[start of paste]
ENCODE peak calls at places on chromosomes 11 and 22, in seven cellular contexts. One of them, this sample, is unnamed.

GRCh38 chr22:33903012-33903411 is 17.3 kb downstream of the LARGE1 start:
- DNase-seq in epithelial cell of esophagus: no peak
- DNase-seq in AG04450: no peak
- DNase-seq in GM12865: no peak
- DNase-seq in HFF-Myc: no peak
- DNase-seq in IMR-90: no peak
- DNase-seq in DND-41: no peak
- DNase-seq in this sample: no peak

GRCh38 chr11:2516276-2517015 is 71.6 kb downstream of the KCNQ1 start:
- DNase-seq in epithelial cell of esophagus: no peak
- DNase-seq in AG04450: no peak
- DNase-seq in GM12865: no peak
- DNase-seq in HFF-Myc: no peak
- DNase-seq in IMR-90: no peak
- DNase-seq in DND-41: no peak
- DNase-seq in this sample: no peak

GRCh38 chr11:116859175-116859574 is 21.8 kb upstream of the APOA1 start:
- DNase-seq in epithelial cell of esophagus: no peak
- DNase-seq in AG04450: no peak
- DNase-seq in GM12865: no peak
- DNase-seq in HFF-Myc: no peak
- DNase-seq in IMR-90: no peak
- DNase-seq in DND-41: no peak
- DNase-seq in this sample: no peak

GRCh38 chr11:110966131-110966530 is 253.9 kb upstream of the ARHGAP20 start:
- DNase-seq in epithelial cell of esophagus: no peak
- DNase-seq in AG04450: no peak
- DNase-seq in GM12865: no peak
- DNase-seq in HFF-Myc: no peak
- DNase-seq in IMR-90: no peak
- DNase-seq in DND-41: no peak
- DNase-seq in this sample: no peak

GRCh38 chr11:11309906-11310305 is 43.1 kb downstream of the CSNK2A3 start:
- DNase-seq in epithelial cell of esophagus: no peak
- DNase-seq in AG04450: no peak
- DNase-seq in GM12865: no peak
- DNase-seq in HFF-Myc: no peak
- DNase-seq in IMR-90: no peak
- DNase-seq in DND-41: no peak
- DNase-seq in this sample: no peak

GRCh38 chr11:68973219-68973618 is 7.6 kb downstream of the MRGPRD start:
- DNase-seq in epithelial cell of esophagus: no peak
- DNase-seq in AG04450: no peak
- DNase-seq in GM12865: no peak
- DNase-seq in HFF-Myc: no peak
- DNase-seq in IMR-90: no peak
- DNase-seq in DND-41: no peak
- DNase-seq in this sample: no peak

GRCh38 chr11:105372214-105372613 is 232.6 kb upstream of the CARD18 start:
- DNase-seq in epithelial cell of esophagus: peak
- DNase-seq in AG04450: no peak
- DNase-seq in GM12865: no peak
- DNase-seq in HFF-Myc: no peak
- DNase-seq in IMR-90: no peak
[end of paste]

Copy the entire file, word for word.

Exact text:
ENCODE peak calls at places on chromosomes 11 and 22, in seven cellular contexts. One of them, this sample, is unnamed.

GRCh38 chr22:33903012-33903411 is 17.3 kb downstream of the LARGE1 start:
- DNase-seq in epithelial cell of esophagus: no peak
- DNase-seq in AG04450: no peak
- DNase-seq in GM12865: no peak
- DNase-seq in HFF-Myc: no peak
- DNase-seq in IMR-90: no peak
- DNase-seq in DND-41: no peak
- DNase-seq in this sample: no peak

GRCh38 chr11:2516276-2517015 is 71.6 kb downstream of the KCNQ1 start:
- DNase-seq in epithelial cell of esophagus: no peak
- DNase-seq in AG04450: no peak
- DNase-seq in GM12865: no peak
- DNase-seq in HFF-Myc: no peak
- DNase-seq in IMR-90: no peak
- DNase-seq in DND-41: no peak
- DNase-seq in this sample: no peak

GRCh38 chr11:116859175-116859574 is 21.8 kb upstream of the APOA1 start:
- DNase-seq in epithelial cell of esophagus: no peak
- DNase-seq in AG04450: no peak
- DNase-seq in GM12865: no peak
- DNase-seq in HFF-Myc: no peak
- DNase-seq in IMR-90: no peak
- DNase-seq in DND-41: no peak
- DNase-seq in this sample: no peak

GRCh38 chr11:110966131-110966530 is 253.9 kb upstream of the ARHGAP20 start:
- DNase-seq in epithelial cell of esophagus: no peak
- DNase-seq in AG04450: no peak
- DNase-seq in GM12865: no peak
- DNase-seq in HFF-Myc: no peak
- DNase-seq in IMR-90: no peak
- DNase-seq in DND-41: no peak
- DNase-seq in this sample: no peak

GRCh38 chr11:11309906-11310305 is 43.1 kb downstream of the CSNK2A3 start:
- DNase-seq in epithelial cell of esophagus: no peak
- DNase-seq in AG04450: no peak
- DNase-seq in GM12865: no peak
- DNase-seq in HFF-Myc: no peak
- DNase-seq in IMR-90: no peak
- DNase-seq in DND-41: no peak
- DNase-seq in this sample: no peak

GRCh38 chr11:68973219-68973618 is 7.6 kb downstream of the MRGPRD start:
- DNase-seq in epithelial cell of esophagus: no peak
- DNase-seq in AG04450: no peak
- DNase-seq in GM12865: no peak
- DNase-seq in HFF-Myc: no peak
- DNase-seq in IMR-90: no peak
- DNase-seq in DND-41: no peak
- DNase-seq in this sample: no peak

GRCh38 chr11:105372214-105372613 is 232.6 kb upstream of the CARD18 start:
- DNase-seq in epithelial cell of esophagus: peak
- DNase-seq in AG04450: no peak
- DNase-seq in GM12865: no peak
- DNase-seq in HFF-Myc: no peak
- DNase-seq in IMR-90: no peak